G. Niblock on the L41 TipSUP Noserider. Photo: J. Chandler

Sunday, July 25, 2010

Beach Break Under Ever-Gray Skies

The long lived low pressure trough that has taken up seemingly permanent residence over NorCal is showing no signs of going away soon. July has seen one clear sunrise this year. All the rest have been under overcast skies and/or in fog. Permutations of this dismal event include various low pressure troughs that break off forming the dreaded "cutoff low," sitting just off the coast and swirling up southerly, onshore winds from the earliest hours, until the more virulent southwesterly onshores take over for the rest of the day. So, even if the surf was booming, conditions have taken a dump.

The lack of swell make times like these moot for wave forecasting. The dependability of any kind of buoy data is neutered by the capricious nature of an unfavorable weather pattern. As Jerry Lopez says, "surf is where you find it," if you find it that is. I found some yesterday while walking the dog, but yesterday was different from today. Same pattern, just worse. So instead of bemoaning the feckless nature of it all, I went surfing.

Yesterday found me at the turnaround point of my soft sand jog staring at one lone longboarder taking down wave after thigh high wave on nicely glassed off, walled sandbar birthed left-handers. The small and not powerful waves could be easily chased down on his tanker. A quick spin from the tail, two-strokes in and he would be dancing down the line and into the shore break. Even at 10:30AM the wind was light and the sea surface barely rippled. It looked fun.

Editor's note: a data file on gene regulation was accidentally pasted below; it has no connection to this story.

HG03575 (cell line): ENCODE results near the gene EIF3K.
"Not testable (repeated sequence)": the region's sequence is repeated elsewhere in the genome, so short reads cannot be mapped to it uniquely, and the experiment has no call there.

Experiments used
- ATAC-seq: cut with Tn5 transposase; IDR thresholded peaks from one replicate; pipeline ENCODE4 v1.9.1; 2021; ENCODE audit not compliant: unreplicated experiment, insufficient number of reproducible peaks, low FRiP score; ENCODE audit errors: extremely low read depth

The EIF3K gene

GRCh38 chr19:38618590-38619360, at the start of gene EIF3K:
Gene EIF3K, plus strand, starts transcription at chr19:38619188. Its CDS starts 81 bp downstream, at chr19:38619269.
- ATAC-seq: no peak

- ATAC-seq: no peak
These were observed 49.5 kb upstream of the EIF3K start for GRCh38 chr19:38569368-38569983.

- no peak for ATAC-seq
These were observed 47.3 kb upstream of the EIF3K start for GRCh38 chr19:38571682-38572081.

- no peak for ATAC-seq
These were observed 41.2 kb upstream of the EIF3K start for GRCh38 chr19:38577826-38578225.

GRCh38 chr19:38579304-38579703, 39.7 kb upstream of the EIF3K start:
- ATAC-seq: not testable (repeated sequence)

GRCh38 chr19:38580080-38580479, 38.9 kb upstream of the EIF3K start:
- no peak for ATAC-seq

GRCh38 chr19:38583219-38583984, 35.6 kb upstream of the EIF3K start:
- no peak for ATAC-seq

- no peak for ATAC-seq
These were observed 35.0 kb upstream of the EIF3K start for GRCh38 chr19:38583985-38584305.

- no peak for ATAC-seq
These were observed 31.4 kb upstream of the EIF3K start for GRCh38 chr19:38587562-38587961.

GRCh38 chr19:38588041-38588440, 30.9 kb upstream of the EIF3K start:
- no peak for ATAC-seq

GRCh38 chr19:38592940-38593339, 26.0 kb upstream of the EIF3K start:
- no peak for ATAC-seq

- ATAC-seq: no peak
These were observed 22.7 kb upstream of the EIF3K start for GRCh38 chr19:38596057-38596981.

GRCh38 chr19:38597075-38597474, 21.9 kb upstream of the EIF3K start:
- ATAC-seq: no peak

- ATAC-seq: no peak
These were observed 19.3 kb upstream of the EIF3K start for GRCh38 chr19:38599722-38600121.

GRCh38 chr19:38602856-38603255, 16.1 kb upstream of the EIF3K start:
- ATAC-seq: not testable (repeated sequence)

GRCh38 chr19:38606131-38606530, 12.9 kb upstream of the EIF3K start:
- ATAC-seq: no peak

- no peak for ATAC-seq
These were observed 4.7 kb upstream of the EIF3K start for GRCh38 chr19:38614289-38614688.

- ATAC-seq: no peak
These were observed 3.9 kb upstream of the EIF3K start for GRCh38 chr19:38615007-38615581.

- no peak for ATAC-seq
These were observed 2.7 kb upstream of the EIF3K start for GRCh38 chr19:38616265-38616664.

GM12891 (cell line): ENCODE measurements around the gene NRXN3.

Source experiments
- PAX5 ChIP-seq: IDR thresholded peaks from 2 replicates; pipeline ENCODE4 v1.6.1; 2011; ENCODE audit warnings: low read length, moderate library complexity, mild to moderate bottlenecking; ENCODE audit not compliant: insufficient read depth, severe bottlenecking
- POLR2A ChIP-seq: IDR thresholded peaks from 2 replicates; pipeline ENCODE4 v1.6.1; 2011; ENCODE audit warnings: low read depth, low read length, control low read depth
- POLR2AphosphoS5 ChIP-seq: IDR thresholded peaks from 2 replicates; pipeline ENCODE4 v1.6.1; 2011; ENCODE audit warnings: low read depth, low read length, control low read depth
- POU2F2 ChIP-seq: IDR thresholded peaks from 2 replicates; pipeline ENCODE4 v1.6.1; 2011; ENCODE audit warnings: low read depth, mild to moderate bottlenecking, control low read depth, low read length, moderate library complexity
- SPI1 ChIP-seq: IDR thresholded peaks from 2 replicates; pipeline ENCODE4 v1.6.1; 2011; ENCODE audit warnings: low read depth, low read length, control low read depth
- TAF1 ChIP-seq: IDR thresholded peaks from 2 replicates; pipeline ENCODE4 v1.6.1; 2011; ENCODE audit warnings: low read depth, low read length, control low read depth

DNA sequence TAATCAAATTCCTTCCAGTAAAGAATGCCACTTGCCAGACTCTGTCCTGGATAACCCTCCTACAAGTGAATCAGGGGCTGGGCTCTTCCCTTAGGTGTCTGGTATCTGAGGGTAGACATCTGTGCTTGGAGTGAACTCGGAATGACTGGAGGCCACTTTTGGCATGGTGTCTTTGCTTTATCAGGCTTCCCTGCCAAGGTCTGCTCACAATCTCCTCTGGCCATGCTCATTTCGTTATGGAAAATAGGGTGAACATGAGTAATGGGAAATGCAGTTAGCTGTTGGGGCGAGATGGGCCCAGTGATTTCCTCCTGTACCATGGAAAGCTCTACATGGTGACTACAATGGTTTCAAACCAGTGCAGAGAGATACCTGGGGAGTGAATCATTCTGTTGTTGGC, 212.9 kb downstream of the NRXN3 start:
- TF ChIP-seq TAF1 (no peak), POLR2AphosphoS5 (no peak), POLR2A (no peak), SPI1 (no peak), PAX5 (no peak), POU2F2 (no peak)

So I tried it myself today. I was in the water on my new 7-6 GB, paddling out at 0900. Wave size looked to be almost a carbon copy of yesterday, but of course the conditions has taken a much bigger dump, with the marine layer deepening and the onshore flow strengthened. From the start, a moderate southeast wind put chop across the surface and the waves were crumbly. Granted, some sections were steep and hollow for an instant, and the rides were acceptably long for such weak surf and poor conditions. The new board worked superbly. I had no idea it would surf this well in small, relatively gutless surf. This was summer longboard stuff, grab your wide fat fish/mini-Simmons stuff, but the 7-6 Ghostbuster was bringing it's "A-game". If it works this well in junk, what will it do in good surf? To be determined.

I surfed leashless in the nearshore breakers. The sand apron leading into the water was smooth and rock free, or so I thought. After the session I found a scratch perpendicular to the stringer up near the nose. First ding. Only the third session surfed. I guess they all ding up sooner or later. I would have preferred later.

I surfed alone for almost an hour, taking down 8-10 waves in the first thirty minutes when things slowed for the second half hour. Then Buck paddled out. He was the lone longboarder surfing yesterday who was having so much fun. Turns out he's a professional meteorologist, working for the U.S. Navy. Since we're all amateur weather forecasters, our conversation was most interesting. And he confirmed what I've thought for a while. Wave Watch III is the wave model that all commercial forecast sites use. What differs is the package.

We surfed and chatted for another 45 minutes, mostly chatting on my part. As soon as I take my focus off surfing by socializing, the surfing goes right out the window. More chat, less surf, less chat, more surf, etc.

Unless it goes flat, I think I'll try my luck again tomorrow.

1 comment:

  1. GW's was kelp groomed glass, despite the breeze that kept things chilly. A few of the better sets had some speed...wouldn't have stayed out as long as I did were it not so much fun.